- What socioeconomic status was your family? List any values, beliefs, attitudes, holidays, foods, etc. supported by your ethnic group(s). What religion did your family practice and describe the effects of that religion on your school years? Did you experience any school difficulties during your elementary school years? How do you think your upbringing affects how you plan to raise your family?
- JOURNAL ENTRY 4
- Think back to your elementary and junior high years. How would you describe your social competence, were you a high or a low-status child? Did you play predominantly with high or low-status children? Think of a popular child in your school and describe the characteristics contributed to the child’s popularity. Think of an unpopular child and describe the characteristics contributed to the child’s unpopularity.
- Body image is an important part of your self-esteem and is especially true during adolescence. Because of the rapid changes taking place, many adolescents are dissatisfied with their bodies. Think back to high school. How did you feel about your body?
- Try to imagine yourself on a typical day in high school. Compared to others, how did you feel about your: height, weight, breasts, muscles, ears, hips, legs, nose, hair, eyes, face, clothes, posture, nails, athletic ability, skin, teeth, smile, sexual activity with a date, and overall body. How do you think these early adolescent feelings have affected how you feel about yourself now?
- Now reflect on your adulthood experience. Do you plan to get married or are you already married or in a relationship? Do you have any children?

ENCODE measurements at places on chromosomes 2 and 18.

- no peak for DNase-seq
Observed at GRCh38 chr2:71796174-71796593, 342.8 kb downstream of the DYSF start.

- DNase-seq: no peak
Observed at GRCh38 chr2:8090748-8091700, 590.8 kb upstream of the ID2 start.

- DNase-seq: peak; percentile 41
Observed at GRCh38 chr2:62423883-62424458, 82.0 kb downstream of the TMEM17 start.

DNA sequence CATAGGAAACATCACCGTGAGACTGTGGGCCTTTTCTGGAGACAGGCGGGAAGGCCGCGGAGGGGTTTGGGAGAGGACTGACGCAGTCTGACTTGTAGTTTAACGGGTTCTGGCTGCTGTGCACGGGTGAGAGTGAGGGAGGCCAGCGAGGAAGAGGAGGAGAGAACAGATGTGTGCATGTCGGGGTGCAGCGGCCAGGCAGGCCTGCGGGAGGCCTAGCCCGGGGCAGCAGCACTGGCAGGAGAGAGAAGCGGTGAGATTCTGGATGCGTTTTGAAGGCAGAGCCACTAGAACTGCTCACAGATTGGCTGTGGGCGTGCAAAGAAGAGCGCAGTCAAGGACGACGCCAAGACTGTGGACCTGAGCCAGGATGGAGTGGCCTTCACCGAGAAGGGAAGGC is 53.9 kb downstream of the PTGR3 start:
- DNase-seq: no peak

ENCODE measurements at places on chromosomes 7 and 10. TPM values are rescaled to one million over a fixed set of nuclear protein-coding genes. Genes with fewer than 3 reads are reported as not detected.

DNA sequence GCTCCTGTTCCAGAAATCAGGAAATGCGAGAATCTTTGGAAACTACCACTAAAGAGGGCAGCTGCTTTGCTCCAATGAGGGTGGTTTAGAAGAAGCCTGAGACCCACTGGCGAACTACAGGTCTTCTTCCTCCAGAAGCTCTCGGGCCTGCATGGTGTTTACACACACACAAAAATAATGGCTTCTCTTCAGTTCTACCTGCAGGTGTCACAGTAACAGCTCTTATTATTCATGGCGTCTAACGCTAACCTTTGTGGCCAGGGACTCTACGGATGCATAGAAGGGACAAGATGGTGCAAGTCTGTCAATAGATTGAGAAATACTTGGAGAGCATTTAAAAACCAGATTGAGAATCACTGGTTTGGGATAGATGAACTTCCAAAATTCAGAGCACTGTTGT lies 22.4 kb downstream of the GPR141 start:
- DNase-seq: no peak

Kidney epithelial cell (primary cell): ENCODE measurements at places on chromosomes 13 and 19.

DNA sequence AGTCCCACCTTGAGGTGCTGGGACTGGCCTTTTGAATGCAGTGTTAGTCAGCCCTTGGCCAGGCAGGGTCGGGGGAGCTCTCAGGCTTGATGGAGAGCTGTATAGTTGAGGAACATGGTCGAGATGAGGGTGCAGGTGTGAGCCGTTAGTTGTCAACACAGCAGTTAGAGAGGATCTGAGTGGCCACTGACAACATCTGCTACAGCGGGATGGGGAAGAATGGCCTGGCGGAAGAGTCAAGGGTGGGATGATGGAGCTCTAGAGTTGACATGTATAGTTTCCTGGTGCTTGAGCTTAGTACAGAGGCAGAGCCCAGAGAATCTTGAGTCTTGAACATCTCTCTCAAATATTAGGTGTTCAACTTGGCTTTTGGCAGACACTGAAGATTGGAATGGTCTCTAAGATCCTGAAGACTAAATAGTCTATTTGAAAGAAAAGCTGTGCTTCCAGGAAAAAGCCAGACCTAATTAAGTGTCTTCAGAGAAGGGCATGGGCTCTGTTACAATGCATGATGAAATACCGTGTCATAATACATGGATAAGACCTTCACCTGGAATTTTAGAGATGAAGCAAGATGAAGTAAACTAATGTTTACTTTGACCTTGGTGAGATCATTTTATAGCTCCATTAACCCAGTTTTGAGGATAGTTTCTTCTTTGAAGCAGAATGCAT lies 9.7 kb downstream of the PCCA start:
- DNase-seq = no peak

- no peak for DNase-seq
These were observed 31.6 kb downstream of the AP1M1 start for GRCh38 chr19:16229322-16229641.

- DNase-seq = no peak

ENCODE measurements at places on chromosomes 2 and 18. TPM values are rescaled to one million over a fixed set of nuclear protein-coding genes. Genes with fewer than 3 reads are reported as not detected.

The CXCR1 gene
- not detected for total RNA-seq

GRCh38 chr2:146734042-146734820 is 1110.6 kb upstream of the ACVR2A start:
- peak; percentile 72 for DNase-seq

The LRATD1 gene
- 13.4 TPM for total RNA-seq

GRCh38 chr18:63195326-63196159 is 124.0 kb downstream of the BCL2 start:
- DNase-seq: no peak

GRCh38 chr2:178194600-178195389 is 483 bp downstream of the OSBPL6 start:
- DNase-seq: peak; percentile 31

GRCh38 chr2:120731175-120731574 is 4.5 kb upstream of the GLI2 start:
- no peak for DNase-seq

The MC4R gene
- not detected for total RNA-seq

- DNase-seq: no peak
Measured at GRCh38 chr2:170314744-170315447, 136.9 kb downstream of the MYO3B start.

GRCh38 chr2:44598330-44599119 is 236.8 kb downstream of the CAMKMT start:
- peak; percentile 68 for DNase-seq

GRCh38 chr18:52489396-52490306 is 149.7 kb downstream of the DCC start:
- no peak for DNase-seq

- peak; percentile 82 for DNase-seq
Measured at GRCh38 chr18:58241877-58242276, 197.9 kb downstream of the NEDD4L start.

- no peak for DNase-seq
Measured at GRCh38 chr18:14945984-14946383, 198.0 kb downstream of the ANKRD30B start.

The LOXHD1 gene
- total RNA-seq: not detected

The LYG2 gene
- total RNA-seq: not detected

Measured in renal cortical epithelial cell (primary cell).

- What are your goals? When did you decide to go to college and why did you choose this college? Is this your first time in college? If you are older than 20, why did you delay going to college? What difficulties are you experiencing? Is college like what you expected it to be; how is it different?
- JOURNAL ENTRY 5
- Think of your current lifestyle. What health habits do you need to acquire to live longer and healthier? What can you do to help yourself change these poor habits? Do you have any family history of diseases or early death that would encourage you to do so?
- Interview your parent(s) about their health, children, parents, friends, how they met, marriage, financial problems, disappointments, and vivid memories of good times that happened, then consider what you could do differently or the same when you get the age of your parent(s).
- Interview your grandparent(s) and find out what lifestyle they have. Do they have enough money to meet their needs? How are their health and relationship?
- How do you imagine you will handle your successful aging after age 65? Will you gradually withdraw from the world to enjoy peace and solitude do the things you want to do, like read or relax, according to the DISENGAGEMENT THEORY OF SUCCESSFUL AGING? Or do you imagine you will want to continue an active life full of socializing, volunteer work, being with family, going on trips, etc., according to the ACTIVITY THEORY OF SUCCESSFUL AGING? Tie your speculations into how you view your personality today.
- Try to paint a picture of your life at 65 or older.
make sure answer must be
- 275 word or more
- critical thinking, no coping no paste
- no spelling or grammar error.
- no capitalization error.
- each journal answer must be separate